That said, looking at profitability alone is insufficient to deliver superior investment returns. Investors should also identify if the market is significantly undervaluing the company’s earnings growth potential.

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This table shows the earnings growth expectations for the major non-financial holdings of the fund. It features three key data points:

  1. The 2-year Uniform earnings per share (EPS) growth represents the Uniform earnings growth the company is likely to have for the next two years. The earnings number used is the value of when we convert consensus sell-side analyst estimates to the Uniform Accounting framework.
  2. The market expected Uniform EPS growth represents what the market thinks Uniform earnings growth is going to be for the next two years. Here, we show by how much the company needs to grow Uniform earnings in the next two years to justify the current stock price of the company. This is the market’s embedded expectations for Uniform earnings growth.
  3. The Uniform EPS growth spread is the difference between the 2-year Uniform EPS growth and market expected Uniform EPS growth.

On average, Philippine companies are expected to have 6% annual Uniform earnings growth over the next two years. However, Odyssey Philippine Equity Fund’s major holdings are forecast to underperform with a 5% projected Uniform earnings decline in the next two years, while the market is seeing a 3% Uniform EPS decline.

Among these companies, only PLDT, Inc. (TEL:PHL), AEV, and SM have positive Uniform earnings growth dislocation.

The market is pricing TEL’s Uniform Earnings to grow by only 6% in the next two years. However, sell-side analysts are projecting the company’s earnings to accelerate by 41% moving forward.

Meanwhile, the market is expecting AEV’s Uniform earnings to plummet by 6%, but analysts are projecting immaterial earnings growth for the company in the next two years.

Overall, as-reported numbers would have investors incorrectly conclude that this portfolio consists of low-quality companies. While these firms suffer from the adverse effects of the coronavirus pandemic, dragging down their short-term earnings growth expectations, Uniform Accounting metrics show that these companies are high quality with intact business models that would drive economic profitability moving forward.

SUMMARY and PLDT, Inc. Tearsheet

Today, we’re highlighting one of the largest individual stock holdings in the Odyssey Philippine Equity Fund—PLDT, Inc. (TEL:PHL).

As the Uniform Accounting tearsheet for TEL highlights, it trades at a Uniform P/E of 22.4x, around the global corporate averages but below its own historical averages.

Moderate P/Es require moderate EPS growth to sustain them. In the case of TEL, the company has recently shown a 21% Uniform EPS growth.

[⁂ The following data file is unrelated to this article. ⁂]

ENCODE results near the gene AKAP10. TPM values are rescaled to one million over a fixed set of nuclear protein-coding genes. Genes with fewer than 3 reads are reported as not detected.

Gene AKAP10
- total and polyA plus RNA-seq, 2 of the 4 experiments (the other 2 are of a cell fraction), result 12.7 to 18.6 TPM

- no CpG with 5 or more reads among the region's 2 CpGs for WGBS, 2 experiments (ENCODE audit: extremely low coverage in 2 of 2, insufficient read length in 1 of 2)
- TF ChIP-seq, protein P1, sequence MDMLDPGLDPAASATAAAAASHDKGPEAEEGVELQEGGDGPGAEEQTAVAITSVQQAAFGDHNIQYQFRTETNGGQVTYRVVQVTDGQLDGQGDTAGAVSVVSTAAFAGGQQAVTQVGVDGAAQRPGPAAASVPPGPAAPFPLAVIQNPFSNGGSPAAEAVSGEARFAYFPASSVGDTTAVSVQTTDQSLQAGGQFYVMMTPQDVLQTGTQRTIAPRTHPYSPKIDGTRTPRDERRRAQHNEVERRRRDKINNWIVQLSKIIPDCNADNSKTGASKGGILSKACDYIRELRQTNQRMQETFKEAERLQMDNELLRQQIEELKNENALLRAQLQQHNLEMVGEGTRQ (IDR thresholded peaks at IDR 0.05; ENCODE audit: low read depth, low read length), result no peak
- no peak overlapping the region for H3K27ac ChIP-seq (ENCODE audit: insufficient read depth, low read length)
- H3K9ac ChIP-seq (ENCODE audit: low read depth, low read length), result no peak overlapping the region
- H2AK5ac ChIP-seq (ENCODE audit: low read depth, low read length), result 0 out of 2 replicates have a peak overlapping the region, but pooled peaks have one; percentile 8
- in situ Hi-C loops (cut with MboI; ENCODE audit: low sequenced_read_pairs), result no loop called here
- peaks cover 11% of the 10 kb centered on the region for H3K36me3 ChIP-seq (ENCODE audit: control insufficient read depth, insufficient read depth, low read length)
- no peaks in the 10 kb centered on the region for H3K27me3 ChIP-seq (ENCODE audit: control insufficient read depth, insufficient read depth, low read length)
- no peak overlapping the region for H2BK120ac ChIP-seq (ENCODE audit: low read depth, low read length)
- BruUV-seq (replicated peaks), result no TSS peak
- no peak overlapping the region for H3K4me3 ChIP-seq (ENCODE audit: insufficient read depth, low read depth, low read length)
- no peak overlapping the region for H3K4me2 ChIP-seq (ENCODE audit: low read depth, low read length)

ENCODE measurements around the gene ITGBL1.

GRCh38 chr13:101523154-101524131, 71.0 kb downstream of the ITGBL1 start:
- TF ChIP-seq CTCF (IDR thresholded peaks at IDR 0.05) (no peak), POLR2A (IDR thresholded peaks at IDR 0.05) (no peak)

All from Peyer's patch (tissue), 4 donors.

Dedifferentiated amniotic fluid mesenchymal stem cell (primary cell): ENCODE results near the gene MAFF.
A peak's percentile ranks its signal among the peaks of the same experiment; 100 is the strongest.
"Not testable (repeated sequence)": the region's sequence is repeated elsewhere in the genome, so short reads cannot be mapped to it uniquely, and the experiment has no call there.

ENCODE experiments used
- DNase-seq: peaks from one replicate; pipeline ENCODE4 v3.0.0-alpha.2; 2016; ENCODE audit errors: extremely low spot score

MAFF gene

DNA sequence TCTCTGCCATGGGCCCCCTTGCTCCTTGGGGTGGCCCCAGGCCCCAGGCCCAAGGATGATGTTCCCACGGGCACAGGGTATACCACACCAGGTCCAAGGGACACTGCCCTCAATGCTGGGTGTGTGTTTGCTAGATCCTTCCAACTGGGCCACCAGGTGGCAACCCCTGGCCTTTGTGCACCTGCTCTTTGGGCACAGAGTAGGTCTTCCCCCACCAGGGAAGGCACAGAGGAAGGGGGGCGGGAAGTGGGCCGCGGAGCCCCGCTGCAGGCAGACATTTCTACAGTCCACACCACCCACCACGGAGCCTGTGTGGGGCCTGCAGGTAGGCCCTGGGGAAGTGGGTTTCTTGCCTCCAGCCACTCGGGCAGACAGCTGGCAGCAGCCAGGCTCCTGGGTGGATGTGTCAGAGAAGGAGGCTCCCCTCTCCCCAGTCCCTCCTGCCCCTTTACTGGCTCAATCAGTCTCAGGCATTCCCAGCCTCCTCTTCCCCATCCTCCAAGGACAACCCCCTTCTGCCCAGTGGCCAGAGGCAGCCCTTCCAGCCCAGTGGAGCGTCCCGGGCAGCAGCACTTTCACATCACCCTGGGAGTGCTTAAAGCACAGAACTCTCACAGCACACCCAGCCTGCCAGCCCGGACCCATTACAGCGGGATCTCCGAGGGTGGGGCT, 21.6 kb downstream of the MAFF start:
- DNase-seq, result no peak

Sell-side analysts provide stock and valuation recommendations that poorly track reality. However, sell-side analysts have a strong grasp on near-term financial forecasts like revenue and earnings.

We take sell-side forecasts for PFRS earnings as a starting point for our Uniform earnings forecasts. When we do this, TEL’s sell-side analyst-driven forecast shows that Uniform earnings is expected to grow by 126% in 2020, before shrinking by 12% in 2021.

Based on the current stock market valuations, we can back into the required earnings growth rate that would justify PHP 1,479.00 per share. These are often referred to as market embedded expectations.

The company would have to see Uniform earnings expand by 6% per year over the next three years to meet current market valuation levels. What sell-side analysts expect for TEL’s earnings growth is above what the current stock market valuation requires in 2020, but below what the market requires in 2021.

The company has an earning power below global long-run corporate averages—based on its Uniform ROA calculation. Moreover, since the combination of the company’s cash flows and cash on hand are below total obligations, TEL has a high credit and dividend risk.

To conclude, TEL’s Uniform earnings growth is above peer averages. However, the company is trading around peer average valuations.

About the Philippine Market Daily
“Friday Uniform Portfolio Analytics”

Investors who don’t engage in the buying or selling of securities for a living oftentimes rely on professionals to manage their own investments within the scope of their investment policies.

With so many funds and managers out there, it can get confusing and difficult to decide which one best suits your needs as an investor.

Every Friday, we focus on one fund in the Philippines and take a deeper look into their current holdings. Using Uniform Accounting, we identify the high-quality stocks in their portfolio which may not be obvious using the as-reported numbers.

We also identify which holdings may be problematic for the fund’s returns that they would need to reconsider from a UAFRS perspective.

To wrap up the fund analysis, we highlight one of their largest holdings and focus on key metrics to watch out for, accessible in our tearsheets.

Hope you’ve found this week’s focus on Odyssey Philippine Equity Fund interesting and insightful.

Stay tuned for next week’s Friday Uniform Portfolio Analytics!

Regards,

Angelica Lim
Research Director
Philippine Markets Daily